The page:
Question: Survival analysis: Why to categorize age?
1
gravatar for english.server
7 months ago by
Germany
english.server210 wrote:

Hi there!

I wonder ed why scientists usually categorize age in survival analysis? For example, a 51-year-old patient is in the same category with a 60-year-old, but a 61-year old in a different category from the 60? (Supposing dividing the data in 10-years intervals). Why age is not considered continuous? A reference (textbook) will be appreciated as well.

survival • 194 views
ADD COMMENTlink modified 7 months ago by Kevin Blighe65k • written 7 months ago by english.server210
1

The only reason may be if the function response(age) is complex and can not be easily modeled. Otherwise it is a "mistake" to categorize anything since it leads to the loss of power.

Ok, another reason - clinicians want to have a clear simple cut off, so before age x risk is low, after - high

ADD REPLYlink modified 7 months ago • written 7 months ago by German.M.Demidov1.8k
2

This was my "feeling".

I also thought that if there is something mysterious leading statisticians/bioinformaticians to categorize data, one may use "sliding windows"

0-9 ; 10-19; .....

1-10 ; 11-20; ....

.

.

9-18 ; 19-28; .....

and then recheck the results.

ADD REPLYlink modified 7 months ago • written 7 months ago by english.server210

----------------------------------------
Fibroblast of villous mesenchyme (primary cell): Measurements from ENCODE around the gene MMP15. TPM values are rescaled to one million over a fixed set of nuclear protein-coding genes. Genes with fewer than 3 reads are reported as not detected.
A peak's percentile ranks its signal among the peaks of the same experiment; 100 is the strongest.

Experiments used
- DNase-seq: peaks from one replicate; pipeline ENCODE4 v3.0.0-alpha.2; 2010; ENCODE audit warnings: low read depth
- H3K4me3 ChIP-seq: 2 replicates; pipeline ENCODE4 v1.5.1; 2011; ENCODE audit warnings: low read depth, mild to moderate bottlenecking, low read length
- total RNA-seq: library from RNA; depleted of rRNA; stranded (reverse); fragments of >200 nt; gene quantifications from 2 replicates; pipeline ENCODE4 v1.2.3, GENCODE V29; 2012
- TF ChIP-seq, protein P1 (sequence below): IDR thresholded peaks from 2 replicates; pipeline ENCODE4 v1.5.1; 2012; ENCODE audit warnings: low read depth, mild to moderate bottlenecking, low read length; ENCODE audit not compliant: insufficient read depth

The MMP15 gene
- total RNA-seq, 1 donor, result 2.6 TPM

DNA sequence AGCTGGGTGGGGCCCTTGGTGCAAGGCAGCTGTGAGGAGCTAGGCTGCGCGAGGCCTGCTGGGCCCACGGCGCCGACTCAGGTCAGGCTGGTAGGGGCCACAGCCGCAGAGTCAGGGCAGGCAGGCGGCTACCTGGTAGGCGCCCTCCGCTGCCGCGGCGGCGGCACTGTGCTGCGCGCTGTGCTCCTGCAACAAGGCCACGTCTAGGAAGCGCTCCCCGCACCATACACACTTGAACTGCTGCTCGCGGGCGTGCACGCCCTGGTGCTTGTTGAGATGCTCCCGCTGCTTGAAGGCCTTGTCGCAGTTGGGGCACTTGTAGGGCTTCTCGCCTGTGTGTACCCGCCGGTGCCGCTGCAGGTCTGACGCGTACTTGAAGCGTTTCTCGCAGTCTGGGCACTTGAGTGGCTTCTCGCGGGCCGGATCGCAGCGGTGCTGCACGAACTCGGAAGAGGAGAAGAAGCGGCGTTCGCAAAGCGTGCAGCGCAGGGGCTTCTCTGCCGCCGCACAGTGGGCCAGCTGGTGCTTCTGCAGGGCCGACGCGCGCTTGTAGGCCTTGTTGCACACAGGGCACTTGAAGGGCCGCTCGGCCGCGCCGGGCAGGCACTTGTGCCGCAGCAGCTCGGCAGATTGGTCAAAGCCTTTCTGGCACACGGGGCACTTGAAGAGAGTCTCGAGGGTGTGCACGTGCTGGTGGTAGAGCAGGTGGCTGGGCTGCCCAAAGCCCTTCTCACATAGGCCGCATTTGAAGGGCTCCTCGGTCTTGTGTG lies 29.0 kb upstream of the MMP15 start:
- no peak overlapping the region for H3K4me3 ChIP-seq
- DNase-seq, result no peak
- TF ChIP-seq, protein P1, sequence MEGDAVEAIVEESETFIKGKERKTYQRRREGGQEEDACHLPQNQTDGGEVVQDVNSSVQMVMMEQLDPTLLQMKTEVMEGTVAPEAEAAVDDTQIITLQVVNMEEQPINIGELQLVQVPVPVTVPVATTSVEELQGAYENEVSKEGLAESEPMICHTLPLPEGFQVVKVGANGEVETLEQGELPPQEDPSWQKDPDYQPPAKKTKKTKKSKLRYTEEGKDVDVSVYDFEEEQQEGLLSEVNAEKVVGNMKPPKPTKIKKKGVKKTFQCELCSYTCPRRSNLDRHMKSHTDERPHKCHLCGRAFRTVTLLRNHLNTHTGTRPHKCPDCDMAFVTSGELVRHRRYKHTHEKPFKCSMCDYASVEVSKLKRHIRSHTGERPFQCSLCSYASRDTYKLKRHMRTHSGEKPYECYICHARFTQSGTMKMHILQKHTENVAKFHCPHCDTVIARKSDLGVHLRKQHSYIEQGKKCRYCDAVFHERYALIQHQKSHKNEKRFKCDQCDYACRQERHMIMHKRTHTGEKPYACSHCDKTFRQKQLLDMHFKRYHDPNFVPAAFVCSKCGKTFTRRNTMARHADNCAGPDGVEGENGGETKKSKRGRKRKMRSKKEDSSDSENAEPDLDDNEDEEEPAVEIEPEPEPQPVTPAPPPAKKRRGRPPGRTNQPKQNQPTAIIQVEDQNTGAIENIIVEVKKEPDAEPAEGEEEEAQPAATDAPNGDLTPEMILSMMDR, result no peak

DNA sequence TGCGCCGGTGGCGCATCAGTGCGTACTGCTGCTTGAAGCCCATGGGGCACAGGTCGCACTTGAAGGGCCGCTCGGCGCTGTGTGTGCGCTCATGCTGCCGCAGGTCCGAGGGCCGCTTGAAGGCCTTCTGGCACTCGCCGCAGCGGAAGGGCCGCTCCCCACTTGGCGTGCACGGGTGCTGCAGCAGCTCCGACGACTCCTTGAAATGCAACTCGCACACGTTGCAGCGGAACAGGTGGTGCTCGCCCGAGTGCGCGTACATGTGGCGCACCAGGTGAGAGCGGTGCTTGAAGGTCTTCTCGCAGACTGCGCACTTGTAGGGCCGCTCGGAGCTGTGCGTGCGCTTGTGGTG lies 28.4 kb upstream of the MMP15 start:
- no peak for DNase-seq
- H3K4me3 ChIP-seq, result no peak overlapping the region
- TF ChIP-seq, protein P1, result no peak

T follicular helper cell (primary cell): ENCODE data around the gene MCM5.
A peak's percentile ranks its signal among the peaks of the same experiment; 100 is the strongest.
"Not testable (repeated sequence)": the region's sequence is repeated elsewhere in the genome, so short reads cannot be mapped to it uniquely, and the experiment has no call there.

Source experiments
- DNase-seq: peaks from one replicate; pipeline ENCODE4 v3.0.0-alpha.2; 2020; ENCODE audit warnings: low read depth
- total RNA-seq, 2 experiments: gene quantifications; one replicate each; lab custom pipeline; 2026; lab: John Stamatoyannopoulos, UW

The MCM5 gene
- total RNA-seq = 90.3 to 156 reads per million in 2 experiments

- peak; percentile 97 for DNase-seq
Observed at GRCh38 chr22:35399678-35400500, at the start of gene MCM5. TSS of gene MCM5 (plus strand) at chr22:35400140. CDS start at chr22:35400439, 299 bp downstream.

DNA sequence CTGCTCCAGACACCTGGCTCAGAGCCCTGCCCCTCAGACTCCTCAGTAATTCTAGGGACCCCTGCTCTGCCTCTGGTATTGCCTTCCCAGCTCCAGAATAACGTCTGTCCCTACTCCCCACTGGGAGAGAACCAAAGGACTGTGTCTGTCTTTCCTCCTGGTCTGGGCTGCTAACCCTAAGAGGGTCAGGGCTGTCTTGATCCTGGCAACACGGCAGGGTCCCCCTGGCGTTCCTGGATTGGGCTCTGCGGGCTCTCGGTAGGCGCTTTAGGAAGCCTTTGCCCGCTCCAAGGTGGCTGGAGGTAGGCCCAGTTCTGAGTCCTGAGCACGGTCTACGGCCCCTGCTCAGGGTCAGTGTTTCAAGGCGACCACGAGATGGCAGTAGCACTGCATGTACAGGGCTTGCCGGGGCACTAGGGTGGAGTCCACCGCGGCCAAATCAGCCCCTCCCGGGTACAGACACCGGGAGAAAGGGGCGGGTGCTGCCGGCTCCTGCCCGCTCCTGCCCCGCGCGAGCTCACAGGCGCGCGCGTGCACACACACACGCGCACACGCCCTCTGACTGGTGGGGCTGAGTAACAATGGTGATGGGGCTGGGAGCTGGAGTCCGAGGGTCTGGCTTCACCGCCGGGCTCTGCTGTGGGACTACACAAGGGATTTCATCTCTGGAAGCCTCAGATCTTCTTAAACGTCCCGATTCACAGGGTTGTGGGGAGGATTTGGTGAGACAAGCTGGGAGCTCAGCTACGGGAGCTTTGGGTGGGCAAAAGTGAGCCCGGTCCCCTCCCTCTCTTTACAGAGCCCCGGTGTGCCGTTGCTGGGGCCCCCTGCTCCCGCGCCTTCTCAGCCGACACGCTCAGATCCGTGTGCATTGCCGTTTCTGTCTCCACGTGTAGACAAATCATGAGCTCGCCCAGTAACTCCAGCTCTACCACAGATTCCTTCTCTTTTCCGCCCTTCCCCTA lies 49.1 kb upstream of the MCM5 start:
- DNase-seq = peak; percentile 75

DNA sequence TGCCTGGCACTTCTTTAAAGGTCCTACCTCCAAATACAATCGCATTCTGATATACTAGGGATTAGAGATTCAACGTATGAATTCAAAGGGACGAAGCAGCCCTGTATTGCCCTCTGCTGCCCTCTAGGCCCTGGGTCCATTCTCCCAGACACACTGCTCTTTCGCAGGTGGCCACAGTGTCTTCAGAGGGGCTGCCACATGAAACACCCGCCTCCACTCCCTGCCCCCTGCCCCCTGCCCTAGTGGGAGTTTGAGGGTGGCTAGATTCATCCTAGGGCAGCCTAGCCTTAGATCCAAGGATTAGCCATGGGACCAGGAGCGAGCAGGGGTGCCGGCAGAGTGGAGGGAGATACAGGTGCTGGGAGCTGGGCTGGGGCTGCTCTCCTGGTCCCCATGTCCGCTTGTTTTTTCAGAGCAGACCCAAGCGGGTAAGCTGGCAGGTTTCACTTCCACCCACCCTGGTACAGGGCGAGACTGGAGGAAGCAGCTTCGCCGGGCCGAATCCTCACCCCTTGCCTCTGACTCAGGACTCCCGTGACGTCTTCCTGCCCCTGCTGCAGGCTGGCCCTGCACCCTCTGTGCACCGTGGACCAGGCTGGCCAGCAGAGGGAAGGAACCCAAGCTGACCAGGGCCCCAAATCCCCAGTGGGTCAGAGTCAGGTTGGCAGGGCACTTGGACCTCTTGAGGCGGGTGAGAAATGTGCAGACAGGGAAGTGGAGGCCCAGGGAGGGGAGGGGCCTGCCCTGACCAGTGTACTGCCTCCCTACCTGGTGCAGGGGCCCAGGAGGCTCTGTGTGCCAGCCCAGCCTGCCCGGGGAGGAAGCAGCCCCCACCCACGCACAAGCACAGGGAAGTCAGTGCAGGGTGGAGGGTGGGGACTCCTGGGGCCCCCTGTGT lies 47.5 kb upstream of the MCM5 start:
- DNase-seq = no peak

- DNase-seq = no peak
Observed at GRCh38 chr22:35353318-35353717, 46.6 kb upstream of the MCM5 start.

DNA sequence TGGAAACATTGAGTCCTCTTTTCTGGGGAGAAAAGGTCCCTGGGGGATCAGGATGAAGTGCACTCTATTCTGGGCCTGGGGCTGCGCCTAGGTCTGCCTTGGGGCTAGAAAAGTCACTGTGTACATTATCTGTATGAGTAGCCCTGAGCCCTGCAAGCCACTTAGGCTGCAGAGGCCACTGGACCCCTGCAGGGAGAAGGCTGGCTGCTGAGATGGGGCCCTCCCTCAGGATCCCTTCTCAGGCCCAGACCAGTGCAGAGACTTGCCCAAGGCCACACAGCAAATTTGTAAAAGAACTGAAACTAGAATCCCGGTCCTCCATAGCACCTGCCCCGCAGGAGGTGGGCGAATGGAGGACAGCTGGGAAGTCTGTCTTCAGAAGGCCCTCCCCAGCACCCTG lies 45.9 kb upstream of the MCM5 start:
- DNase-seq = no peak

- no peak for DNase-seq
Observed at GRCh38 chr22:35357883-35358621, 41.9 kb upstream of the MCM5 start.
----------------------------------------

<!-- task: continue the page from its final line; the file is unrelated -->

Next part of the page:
3

If you want to know what statisticians think, you may read this thread https://stats.stackexchange.com/questions/16565/what-is-the-effect-of-dichotomising-variables . However, medical people think differently :)

ADD REPLYlink written 7 months ago by German.M.Demidov1.8k

Useful link. Thanks a lot

ADD REPLYlink written 7 months ago by english.server210
3

Hey, don't forget me A: Why quantitative design are preferred GWAS approach

;)

ADD REPLYlink written 7 months ago by Kevin Blighe65k
1

Thank you. Valuable information.

ADD REPLYlink written 7 months ago by english.server210
1
gravatar for Kevin Blighe
7 months ago by
Kevin Blighe65k
Kevin Blighe65k wrote:

It will depend on the disease under study - many are age-related / confounded by age, including cancer.

Regarding the specifics of the difference between 60 and 61, it's simply a cut-off / threshold. One could just as easily make the same argument about p<0.05 and p<0.051

In other disease areas, 55 may be a single cut-off for age, as it is regarded as the age at which menopause commences, but this obviously differs from individual to individual.

Kevin

ADD COMMENTlink modified 7 months ago • written 7 months ago by Kevin Blighe65k

Thank you. It seems I still have to study more.

ADD REPLYlink written 7 months ago by english.server210
2

Not sure that you need to study more, as such... in certain diseases, there are just well established relationships between age and disease. This is therefore more related to medicine and epidemiology, as opposed to being about bioinformatics.

What German says is correct, too, i.e., that using strict cut-offs and creating categorical variables from continuous variables can result in lost power.

There are no standards in how to deal with this.

ADD REPLYlink written 7 months ago by Kevin Blighe65k
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